In the latest interview for McLean Today’s Talk series, we chat with Sarah Schallern Treff, The Alden Theatre’s Performing Arts Director — pictured above second from front right with her Alden colleagues. Located in the McLean Community Center, the performing arts venue — — presents nationally and internationally touring acts in music, comedy, dance, film, children’s programming and much more.

Colleagues pictured above, clockwise from the bottom left: Justin King, assistant technical director; Cat Salisbury-Valarian, former Alden technician; Jennifer Garrett, technical director; random punching toy; Alden performer Ida Nevasayneva (of Les Ballets Trockadero de Monte Carlos; Evelyn Hill, patron services manager; Danielle Van Hook, director of youth programs; Treff, and Jeff Virchow, performing arts assistant and usher coordinator.

Q. What does a typical show day look like for The Alden’s performing arts director?

I could come in at six or seven in the morning; set up the green room — the backstage area for the artists. After that’s done, I may go home; get some rest; get dressed; come back and check on the artists. I have some great colleagues that take care of the hospitality. I will check on comp tickets, anything we need to tell the ushers and then the regular work of answering email. I feel like I’m constantly negotiating and going over contracts.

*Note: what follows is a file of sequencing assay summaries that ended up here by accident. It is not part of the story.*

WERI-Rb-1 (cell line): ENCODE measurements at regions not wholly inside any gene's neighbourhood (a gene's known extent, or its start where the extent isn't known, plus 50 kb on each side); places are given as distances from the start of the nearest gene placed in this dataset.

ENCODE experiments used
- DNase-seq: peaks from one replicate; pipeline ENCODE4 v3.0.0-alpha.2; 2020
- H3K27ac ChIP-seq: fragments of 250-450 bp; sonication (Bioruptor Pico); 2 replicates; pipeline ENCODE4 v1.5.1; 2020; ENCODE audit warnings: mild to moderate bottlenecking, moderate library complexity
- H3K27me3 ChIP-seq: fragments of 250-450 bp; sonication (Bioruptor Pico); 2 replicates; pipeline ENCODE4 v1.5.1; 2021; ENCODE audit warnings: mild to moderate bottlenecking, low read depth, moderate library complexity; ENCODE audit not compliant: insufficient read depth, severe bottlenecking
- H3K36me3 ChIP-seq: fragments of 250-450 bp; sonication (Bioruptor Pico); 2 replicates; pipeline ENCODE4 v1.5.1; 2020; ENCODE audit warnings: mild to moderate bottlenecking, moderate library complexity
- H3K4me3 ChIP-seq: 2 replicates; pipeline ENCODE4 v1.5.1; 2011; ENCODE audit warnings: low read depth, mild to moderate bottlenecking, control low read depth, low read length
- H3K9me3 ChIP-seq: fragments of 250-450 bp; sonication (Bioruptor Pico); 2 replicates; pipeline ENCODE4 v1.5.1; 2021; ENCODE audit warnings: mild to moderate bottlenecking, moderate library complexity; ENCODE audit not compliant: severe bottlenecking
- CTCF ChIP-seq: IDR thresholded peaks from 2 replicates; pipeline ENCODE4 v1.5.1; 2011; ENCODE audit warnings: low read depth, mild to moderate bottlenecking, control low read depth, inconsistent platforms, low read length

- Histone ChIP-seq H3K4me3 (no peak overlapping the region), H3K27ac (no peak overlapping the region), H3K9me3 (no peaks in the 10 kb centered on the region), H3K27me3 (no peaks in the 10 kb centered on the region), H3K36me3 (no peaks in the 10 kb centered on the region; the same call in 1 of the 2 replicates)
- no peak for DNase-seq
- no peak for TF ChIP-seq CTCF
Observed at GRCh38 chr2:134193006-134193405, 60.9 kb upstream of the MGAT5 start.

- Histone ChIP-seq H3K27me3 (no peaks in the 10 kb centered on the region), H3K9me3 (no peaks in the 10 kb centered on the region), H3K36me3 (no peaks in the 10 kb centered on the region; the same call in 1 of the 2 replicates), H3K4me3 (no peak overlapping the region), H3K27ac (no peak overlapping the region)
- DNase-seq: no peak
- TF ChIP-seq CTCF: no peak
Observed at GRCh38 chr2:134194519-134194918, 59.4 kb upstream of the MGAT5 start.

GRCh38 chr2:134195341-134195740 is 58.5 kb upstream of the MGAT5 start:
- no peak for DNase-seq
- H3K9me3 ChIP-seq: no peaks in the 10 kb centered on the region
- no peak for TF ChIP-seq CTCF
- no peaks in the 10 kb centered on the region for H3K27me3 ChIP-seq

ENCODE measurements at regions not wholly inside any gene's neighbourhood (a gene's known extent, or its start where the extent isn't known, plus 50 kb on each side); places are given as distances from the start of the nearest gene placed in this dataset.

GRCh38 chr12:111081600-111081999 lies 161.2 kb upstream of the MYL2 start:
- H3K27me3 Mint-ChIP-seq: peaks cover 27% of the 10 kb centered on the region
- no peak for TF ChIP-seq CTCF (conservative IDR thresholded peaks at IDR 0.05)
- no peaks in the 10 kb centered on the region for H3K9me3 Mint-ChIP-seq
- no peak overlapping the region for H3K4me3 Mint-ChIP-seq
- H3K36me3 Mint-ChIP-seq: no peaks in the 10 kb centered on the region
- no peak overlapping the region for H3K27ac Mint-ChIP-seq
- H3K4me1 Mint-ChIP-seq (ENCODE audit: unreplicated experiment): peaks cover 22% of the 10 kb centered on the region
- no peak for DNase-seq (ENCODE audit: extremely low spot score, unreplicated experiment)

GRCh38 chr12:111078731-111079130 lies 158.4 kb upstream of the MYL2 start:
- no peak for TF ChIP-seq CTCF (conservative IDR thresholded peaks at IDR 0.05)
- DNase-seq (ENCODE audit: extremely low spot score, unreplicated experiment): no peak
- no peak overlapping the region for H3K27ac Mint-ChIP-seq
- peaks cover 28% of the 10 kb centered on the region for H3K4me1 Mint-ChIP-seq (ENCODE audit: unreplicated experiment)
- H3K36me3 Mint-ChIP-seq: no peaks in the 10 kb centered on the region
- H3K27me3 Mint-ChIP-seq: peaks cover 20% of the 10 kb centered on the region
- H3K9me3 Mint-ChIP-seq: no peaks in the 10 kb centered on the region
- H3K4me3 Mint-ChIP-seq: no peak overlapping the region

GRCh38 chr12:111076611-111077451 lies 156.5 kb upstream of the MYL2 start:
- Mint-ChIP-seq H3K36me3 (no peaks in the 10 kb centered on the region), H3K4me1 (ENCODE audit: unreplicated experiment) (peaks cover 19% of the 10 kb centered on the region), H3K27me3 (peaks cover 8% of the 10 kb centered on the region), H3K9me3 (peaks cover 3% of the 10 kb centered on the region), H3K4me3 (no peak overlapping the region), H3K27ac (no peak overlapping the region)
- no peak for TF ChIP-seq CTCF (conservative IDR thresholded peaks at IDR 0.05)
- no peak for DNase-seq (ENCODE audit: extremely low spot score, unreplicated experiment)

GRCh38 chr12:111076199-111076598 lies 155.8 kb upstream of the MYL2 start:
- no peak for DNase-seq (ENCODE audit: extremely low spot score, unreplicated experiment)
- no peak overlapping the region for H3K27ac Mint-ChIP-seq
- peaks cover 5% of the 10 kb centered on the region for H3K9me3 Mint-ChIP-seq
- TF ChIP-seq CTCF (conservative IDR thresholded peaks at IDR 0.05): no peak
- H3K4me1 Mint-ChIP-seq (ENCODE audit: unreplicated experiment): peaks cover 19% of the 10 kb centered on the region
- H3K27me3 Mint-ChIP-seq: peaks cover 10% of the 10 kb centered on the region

An hour before [the show] I go upstairs and my colleague Jeff [Jeff Virchow, Usher Manager and Performing Arts Coordinator] who is in charge of our ushers will touch base with me about the show and anything I need to know. For example, is anyone from the performing group coming into the audience? Is there an intermission? What’s the late seating policy? All these little details. We orient the ushers, we open the house. Then it gets really interesting — we’re a small staff — so I can be at the doors scanning tickets or if there’s a line at box office I’ll run in and help with box office, and then five minutes before the show I have to run backstage to get ready for the curtain speech.

We like to take turns being able to watch the show. Someone’s always in the lobby in case of emergency or if there are patrons that have questions so we will switch off and see little parts of the show. When the show’s over, I send thank you emails with a survey. We wait for artists to leave and then we clean up the green room which can be very very easy or it can be quite an adventure.